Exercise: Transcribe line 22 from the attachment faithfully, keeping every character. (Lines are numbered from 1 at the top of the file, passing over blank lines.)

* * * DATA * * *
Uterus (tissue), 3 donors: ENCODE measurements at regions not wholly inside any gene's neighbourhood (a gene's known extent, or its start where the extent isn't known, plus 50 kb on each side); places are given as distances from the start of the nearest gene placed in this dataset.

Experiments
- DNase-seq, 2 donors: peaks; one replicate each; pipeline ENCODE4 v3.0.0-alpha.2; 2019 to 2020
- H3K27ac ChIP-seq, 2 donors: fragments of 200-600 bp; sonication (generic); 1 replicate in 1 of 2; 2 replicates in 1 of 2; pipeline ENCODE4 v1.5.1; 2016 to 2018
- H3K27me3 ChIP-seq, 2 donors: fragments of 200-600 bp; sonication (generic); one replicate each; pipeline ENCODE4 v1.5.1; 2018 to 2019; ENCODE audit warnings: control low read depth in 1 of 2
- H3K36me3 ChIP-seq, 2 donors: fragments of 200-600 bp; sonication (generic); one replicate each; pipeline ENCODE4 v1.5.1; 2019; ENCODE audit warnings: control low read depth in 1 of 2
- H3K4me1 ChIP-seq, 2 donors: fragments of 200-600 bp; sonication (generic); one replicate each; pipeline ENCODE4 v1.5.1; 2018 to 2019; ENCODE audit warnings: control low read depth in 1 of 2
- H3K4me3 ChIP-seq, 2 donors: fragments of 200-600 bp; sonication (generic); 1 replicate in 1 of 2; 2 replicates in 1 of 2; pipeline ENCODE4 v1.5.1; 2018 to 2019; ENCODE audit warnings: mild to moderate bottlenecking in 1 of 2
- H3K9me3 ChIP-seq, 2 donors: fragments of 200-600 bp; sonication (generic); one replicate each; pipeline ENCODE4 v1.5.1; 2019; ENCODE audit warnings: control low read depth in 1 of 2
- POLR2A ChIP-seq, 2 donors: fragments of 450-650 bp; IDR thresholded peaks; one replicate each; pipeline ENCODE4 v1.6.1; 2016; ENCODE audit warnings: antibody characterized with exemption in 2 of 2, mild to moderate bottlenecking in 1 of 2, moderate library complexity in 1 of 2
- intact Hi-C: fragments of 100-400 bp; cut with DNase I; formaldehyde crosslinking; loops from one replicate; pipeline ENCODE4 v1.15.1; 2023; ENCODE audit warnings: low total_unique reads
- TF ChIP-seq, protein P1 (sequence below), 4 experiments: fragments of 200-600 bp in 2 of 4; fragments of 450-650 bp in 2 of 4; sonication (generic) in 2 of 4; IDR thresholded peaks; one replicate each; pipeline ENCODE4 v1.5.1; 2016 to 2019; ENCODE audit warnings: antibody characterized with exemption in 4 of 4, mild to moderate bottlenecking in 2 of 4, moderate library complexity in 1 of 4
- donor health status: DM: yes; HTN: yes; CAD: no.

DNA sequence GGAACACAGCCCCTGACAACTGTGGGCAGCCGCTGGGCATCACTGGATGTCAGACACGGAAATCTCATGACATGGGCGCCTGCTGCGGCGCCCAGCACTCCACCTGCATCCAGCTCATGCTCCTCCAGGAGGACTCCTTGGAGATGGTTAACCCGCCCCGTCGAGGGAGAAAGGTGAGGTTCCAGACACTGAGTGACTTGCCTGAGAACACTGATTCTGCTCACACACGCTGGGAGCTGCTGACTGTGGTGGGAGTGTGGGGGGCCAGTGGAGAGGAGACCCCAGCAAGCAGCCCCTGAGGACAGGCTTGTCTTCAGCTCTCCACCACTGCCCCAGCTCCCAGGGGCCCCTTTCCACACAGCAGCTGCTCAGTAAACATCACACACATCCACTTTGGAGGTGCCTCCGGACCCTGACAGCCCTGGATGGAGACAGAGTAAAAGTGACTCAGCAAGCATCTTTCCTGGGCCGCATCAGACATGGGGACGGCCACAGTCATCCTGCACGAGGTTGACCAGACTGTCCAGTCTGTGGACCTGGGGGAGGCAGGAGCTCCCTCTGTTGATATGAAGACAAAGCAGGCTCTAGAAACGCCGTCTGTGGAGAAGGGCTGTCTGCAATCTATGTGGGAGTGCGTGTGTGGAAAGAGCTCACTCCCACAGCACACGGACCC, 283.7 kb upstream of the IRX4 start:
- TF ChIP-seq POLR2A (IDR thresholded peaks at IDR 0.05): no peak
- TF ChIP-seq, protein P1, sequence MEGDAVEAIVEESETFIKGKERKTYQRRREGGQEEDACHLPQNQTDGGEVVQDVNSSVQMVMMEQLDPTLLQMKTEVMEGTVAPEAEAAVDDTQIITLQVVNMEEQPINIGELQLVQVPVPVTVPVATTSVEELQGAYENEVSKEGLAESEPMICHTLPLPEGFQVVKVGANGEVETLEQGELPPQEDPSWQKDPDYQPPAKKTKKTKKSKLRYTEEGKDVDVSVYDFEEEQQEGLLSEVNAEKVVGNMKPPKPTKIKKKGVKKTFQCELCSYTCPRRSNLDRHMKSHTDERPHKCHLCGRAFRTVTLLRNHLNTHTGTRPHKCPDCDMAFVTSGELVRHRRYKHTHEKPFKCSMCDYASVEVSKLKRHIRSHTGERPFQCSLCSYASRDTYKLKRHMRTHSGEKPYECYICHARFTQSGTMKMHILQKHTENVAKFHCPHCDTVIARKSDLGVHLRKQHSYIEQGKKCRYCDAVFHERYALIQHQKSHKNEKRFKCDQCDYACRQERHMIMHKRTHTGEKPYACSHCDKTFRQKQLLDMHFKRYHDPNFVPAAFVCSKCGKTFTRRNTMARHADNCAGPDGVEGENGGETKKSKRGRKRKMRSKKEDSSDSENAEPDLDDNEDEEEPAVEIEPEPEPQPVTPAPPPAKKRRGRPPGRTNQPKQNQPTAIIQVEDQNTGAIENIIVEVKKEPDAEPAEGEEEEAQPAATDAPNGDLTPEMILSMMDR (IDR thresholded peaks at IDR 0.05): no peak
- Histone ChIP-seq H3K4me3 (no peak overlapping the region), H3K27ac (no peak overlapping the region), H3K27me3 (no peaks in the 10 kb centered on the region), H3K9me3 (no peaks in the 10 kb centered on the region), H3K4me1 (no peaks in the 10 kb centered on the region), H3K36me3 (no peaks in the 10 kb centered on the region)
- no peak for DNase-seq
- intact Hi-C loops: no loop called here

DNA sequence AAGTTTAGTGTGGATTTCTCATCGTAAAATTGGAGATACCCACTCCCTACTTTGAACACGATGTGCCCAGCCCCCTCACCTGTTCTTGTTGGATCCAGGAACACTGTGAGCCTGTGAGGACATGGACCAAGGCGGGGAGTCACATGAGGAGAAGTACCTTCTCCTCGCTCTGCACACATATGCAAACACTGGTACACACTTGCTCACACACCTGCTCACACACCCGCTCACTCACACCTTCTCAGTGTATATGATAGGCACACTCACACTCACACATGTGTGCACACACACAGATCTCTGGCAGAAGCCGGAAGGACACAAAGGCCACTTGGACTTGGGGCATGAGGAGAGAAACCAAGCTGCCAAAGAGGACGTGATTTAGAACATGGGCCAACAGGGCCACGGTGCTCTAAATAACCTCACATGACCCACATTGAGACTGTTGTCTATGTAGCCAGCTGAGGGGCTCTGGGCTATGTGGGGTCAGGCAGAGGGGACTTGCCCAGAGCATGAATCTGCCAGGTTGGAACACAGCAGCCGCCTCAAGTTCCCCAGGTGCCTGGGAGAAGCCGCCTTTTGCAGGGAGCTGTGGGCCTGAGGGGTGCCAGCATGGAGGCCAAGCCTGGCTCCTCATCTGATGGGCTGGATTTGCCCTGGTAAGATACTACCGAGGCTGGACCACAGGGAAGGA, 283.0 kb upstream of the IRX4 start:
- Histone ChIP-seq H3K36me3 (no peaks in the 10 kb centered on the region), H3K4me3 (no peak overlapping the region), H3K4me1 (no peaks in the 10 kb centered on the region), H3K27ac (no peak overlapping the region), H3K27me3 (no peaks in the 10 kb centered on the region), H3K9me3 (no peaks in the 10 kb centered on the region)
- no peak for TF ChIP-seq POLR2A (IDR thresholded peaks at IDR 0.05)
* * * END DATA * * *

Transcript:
- no peak for TF ChIP-seq POLR2A (IDR thresholded peaks at IDR 0.05)